As a candidate in 2008, Barack Obama was unsparing in his criticism of President George W. Bush’s anti-terrorism policies. He condemned torture and the infamous detention centre at Guantanamo Bay, the lack of transparency and congressional oversight, the dubious legal framework and the blowback that was spawning more terrorists and diminishing US standing in the world.
Bush’s policies “compromised our most precious values,” Obama said then. “We cannot win a war unless we maintain the high ground and keep the people on our side.”
Similar critiques are being heard today, except they are directed at the Obama administration and its extensive use of drones, the armed, unmanned aircraft that have killed much of the Al Qaida leadership in Pakistan. There is anxiety over the issue in the Obama camp. The president has yet to fulfill his pledge in the February 12 State of the Union speech to provide a rationale and justification for these targeted killings.
Congressional challenges and criticisms — even belatedly from some Democrats — are mounting. The use of drones has increased sevenfold under Obama and has caused the deaths of thousands of suspected terrorists and at least hundreds of civilians in Pakistan and Yemen. The adoption of this policy was inevitable given the Democrats’ 2008 campaign pledge: no torture or rendition, and a tougher approach than Bush’s in going after Al Qaida.
In Pakistan, the drone account is run by the Central Intelligence Agency. As the New York Times revealed, this was part of a secret deal with Pakistani intelligence. Even some who believe drones are essential and much less risky than the alternatives are bothered that much of the programme has been run by the CIA.
“Drones can be a very important part of our war arsenal if used smartly,” says Frank Wisner, a top diplomat under Republican and Democratic administrations. “As offensive weapons, they should only be part of our intelligence apparatus if they are part of a covert action programme and their deniability is essential. The agency should not be a war-fighting instrument.”
The administration is considering transferring all drone responsibility to the military, which now runs the programme in Yemen.
Leon Panetta, who served as both CIA director and defence secretary under Obama, says this is desirable.
“To move these operations to the military and with greater transparency makes sense,” Panetta said in an interview. Obama’s approach points to a question that was first raised about Bush’s policies: “Are we creating more terrorists than we’re killing?” Defence Secretary Donald Rumsfeld once asked in the context of Iraq.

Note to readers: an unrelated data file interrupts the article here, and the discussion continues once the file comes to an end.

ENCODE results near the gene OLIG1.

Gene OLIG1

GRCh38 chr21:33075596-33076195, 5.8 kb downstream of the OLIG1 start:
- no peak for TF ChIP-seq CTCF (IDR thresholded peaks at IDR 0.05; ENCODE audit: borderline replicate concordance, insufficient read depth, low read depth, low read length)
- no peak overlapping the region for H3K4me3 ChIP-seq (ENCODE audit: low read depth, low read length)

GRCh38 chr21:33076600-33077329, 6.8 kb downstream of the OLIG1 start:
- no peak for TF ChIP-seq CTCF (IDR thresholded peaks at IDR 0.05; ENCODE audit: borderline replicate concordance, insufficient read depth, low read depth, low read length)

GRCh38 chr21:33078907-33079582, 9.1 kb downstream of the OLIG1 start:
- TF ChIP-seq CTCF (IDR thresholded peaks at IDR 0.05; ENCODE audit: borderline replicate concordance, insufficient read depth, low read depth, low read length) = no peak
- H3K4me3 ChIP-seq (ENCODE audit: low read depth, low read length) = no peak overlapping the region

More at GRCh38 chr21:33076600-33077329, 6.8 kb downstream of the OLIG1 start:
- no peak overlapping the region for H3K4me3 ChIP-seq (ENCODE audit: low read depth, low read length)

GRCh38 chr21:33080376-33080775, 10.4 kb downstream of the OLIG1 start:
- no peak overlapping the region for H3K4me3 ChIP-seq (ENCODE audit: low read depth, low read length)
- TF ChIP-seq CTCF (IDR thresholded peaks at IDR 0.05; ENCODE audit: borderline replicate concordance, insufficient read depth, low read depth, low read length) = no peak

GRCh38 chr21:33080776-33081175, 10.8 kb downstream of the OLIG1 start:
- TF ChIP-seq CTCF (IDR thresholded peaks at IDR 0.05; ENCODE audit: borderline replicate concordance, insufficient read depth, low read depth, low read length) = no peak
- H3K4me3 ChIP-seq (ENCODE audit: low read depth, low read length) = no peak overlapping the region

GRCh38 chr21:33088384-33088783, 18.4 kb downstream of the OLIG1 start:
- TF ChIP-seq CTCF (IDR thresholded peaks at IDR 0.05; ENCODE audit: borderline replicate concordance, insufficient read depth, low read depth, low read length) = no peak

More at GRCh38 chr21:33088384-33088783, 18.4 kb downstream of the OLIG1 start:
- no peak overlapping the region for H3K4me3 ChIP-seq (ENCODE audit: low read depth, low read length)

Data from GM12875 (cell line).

Few dispute the Obama administration’s claims to have wiped out much of Al Qaida’s leadership in Pakistan, lessening the prospects of a repeat of the September 11 attacks.
There is much evidence, however, that the drone strikes are creating more terrorists. In a report this year for the Council on Foreign Relations, the national security scholar Micah Zenko said that in Yemen, the Pentagon has conducted dozens of drone strikes, killing more than 700 people. In 2009, the Obama administration said there were “several hundred” Al Qaida members in that country; by 2012, the group had “a few thousand members.”
When the Pew Research Centre carried out polling on the drone attacks in 20 major countries last year there was majority support for the policy only in the US. In most other countries, there was overwhelming opposition. A recent Gallup poll in Pakistan showed attitudes toward US leadership are more negative now than during the Bush years.
“The resentment created” by drone strikes “is much greater than the average American appreciates,” General Stanley McChrystal, the former top commander in Afghanistan, told Reuters in January. Drones add to “the perception of American arrogance that says, ‘We can fly where we want, we can shoot where we want, because we can’.”
The US’ near-monopoly on these weapons won’t last. Dozens of other countries, including Russia and China, are rushing to develop armed drones.
The Council on Foreign Relations report warns that if the US doesn’t establish a coherent legal and policy rationale for its use of drones, they could become “an unregulated, unaccountable vehicle for states to deploy lethal force with impunity.”
In a recent op-ed column, John Podesta, the White House chief of staff under president Bill Clinton, criticised the Obama administration for not providing to Congress the appropriate legal opinions and memorandums governing targeted killings.
Keeping both Congress and the public “in the dark,” he wrote, isn’t a sustainable policy. The article is said to have infuriated the president.
However, the policies may be exceeding the authority granted by Congress after the September 11 attacks that allows the president to go after those who were responsible or who were likely to attack the US again.
Last week, the McClatchy newspapers, after reviewing intelligence reports, concluded that US drones were killing hundreds of low-level militants in South Asia, contrary to the president’s assurances that the strikes targeted only top Al Qaida leaders. This suggests Obama is “misleading the public about the scope of who can legitimately be targeted,” Zenko said.
Other sources said some of these strikes killed militants who weren’t affiliated with Al Qaida at the behest of Pakistan. There are the stirrings of a full-fledged debate. That would be healthy, one expert argues: “This genie is out of the bottle and there has to be greater transparency. We should welcome this debate.”
That’s former CIA and Pentagon chief Panetta.
Albert R. Hunt is a Bloomberg View